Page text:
• Druscilla French Graduate Student Excellence Award, 2021

Brennan Jones

August 15, 2022

Degrees

2021, BA Liberal Arts, Sarah Lawrence College

Bio

Doctoral student and Teaching Fellow in the Department of English and Comparative Literature at the University of North Carolina at Chapel Hill who studies late nineteenth- and twentieth-century American literature.


Lexi Toufas

August 15, 2022

Degrees

2022, BA English, University of Virginia

Bio

Lexi is a second-year PhD student interested in the transmission and reception of early Christian figures, texts, and theologies in the early modern period.


Awards

  • Hanes Graduate Fellowship at the Wilson Library, 2023

Curriculum Vitae / Resume

Krista Wiese Telford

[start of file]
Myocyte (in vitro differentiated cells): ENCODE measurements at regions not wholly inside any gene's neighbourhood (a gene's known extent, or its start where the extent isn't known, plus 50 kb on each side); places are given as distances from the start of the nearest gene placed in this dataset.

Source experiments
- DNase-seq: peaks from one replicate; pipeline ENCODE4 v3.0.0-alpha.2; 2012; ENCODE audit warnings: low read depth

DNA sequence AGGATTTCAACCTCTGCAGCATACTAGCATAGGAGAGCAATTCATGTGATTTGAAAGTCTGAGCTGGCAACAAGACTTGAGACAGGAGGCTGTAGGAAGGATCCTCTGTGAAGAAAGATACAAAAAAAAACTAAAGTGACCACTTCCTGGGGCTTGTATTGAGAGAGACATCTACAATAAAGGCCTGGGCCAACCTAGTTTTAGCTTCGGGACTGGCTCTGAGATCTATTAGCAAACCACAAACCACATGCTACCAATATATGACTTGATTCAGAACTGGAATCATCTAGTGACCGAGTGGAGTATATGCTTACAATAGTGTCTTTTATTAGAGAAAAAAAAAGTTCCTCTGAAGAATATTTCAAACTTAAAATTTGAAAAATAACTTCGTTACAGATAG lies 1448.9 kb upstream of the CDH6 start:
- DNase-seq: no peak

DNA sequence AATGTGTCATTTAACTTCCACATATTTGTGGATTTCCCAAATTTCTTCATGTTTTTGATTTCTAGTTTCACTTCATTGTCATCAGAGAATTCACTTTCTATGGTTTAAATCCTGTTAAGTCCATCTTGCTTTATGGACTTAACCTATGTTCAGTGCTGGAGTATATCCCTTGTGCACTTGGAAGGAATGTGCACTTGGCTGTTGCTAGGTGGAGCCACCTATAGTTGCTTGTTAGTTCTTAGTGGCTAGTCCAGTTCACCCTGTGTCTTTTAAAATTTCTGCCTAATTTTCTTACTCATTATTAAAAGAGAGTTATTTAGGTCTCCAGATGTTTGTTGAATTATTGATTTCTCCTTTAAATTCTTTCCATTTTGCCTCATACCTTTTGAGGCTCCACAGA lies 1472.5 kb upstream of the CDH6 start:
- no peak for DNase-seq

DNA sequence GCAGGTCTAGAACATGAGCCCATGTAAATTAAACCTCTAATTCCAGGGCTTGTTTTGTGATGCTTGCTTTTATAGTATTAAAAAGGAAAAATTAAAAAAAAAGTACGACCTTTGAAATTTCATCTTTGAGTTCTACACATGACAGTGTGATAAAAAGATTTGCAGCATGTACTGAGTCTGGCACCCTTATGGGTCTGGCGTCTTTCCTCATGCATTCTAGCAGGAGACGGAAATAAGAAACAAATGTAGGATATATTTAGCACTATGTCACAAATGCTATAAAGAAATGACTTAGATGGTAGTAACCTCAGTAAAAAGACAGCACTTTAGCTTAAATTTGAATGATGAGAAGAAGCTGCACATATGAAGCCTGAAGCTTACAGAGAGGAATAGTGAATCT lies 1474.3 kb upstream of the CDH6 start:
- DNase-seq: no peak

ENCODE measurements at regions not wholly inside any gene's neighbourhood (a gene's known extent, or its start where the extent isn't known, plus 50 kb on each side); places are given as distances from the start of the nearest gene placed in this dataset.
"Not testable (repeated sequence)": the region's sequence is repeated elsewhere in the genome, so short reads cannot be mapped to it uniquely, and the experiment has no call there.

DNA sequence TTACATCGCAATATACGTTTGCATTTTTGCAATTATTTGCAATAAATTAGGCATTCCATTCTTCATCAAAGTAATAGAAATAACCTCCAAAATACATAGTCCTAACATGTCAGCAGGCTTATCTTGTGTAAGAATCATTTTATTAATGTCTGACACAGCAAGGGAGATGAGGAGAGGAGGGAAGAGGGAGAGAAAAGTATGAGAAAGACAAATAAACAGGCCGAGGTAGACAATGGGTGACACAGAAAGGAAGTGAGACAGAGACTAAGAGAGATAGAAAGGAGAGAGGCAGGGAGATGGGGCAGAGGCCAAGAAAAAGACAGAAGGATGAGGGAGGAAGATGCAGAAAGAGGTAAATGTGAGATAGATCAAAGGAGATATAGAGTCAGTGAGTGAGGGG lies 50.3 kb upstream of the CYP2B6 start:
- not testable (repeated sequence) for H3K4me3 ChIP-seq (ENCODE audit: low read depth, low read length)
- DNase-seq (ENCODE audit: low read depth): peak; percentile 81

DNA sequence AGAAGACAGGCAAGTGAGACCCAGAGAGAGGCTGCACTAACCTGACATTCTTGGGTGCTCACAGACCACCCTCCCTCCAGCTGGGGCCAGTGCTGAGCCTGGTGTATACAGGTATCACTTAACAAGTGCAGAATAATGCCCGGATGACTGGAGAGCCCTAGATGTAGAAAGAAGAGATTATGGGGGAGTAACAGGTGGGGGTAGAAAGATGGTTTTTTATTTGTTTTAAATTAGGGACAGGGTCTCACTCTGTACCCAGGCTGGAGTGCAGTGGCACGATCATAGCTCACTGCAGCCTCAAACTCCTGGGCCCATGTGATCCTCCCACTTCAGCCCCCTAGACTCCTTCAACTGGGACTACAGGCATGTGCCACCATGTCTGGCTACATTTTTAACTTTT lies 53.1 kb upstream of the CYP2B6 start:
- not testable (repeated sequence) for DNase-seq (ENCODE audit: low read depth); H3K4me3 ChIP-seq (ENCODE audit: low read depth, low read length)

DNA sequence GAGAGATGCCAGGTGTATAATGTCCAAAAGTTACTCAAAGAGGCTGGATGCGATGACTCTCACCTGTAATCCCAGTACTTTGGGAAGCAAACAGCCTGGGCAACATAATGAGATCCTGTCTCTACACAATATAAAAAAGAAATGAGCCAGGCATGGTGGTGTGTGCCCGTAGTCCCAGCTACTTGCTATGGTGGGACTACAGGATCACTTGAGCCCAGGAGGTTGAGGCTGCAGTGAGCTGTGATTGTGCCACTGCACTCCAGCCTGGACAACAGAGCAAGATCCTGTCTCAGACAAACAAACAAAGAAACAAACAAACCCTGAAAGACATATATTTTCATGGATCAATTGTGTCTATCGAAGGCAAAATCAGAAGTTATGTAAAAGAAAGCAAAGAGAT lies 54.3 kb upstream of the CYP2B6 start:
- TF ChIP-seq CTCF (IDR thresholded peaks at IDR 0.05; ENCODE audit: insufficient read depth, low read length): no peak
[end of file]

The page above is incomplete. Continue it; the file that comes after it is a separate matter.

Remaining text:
August 3, 2022

Degrees

2022, BA English, Meredith College

Bio

Krista Telford is a second-year PhD student at the University of North Carolina, Chapel Hill. She is specializing in medieval literature and is particularly focused on religious writings. Her research examines forms of prayer in medieval and early modern literature as well as the impact of form on medieval depictions of the afterlife. She aims to take an interdisciplinary approach to her study of religious texts, considering the performative aspect of many poems and prayers and drawing on musicological research. Krista’s recent and ongoing work includes a project exploring resistance to transcendence in the ending of Chaucer’s Troilus and Criseyde, which examines Chaucer’s reading of Boethius, and a paper exploring the polyphonic and dialogic nature of Francesco Suriano’s underexamined 15th century treatise on the Holy Land, Il trattato di Terra Santa e dell’Oriente.


Curriculum Vitae / Resume

Cate Rivers

September 24, 2021

Degrees

2019, BA English, North Carolina State University

Bio